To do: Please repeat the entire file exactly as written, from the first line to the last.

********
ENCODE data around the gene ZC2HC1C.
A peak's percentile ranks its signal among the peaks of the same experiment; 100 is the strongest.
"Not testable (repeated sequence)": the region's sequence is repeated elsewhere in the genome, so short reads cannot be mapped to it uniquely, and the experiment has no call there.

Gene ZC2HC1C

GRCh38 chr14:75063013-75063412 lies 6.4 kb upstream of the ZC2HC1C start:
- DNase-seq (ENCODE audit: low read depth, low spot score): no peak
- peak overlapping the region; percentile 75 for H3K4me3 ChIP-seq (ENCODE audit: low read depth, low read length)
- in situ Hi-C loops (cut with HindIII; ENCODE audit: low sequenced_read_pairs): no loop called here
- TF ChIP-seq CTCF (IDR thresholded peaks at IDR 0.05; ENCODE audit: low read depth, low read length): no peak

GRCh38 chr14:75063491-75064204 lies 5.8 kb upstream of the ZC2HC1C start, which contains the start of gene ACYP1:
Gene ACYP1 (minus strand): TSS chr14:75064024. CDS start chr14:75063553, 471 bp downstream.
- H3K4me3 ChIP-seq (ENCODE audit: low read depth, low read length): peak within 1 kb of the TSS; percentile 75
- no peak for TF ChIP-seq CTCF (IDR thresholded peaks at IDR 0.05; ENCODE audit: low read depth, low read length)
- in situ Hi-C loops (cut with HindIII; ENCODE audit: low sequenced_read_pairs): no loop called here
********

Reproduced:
ENCODE data around the gene ZC2HC1C.
A peak's percentile ranks its signal among the peaks of the same experiment; 100 is the strongest.
"Not testable (repeated sequence)": the region's sequence is repeated elsewhere in the genome, so short reads cannot be mapped to it uniquely, and the experiment has no call there.

Gene ZC2HC1C

GRCh38 chr14:75063013-75063412 lies 6.4 kb upstream of the ZC2HC1C start:
- DNase-seq (ENCODE audit: low read depth, low spot score): no peak
- peak overlapping the region; percentile 75 for H3K4me3 ChIP-seq (ENCODE audit: low read depth, low read length)
- in situ Hi-C loops (cut with HindIII; ENCODE audit: low sequenced_read_pairs): no loop called here
- TF ChIP-seq CTCF (IDR thresholded peaks at IDR 0.05; ENCODE audit: low read depth, low read length): no peak

GRCh38 chr14:75063491-75064204 lies 5.8 kb upstream of the ZC2HC1C start, which contains the start of gene ACYP1:
Gene ACYP1 (minus strand): TSS chr14:75064024. CDS start chr14:75063553, 471 bp downstream.
- H3K4me3 ChIP-seq (ENCODE audit: low read depth, low read length): peak within 1 kb of the TSS; percentile 75
- no peak for TF ChIP-seq CTCF (IDR thresholded peaks at IDR 0.05; ENCODE audit: low read depth, low read length)
- in situ Hi-C loops (cut with HindIII; ENCODE audit: low sequenced_read_pairs): no loop called here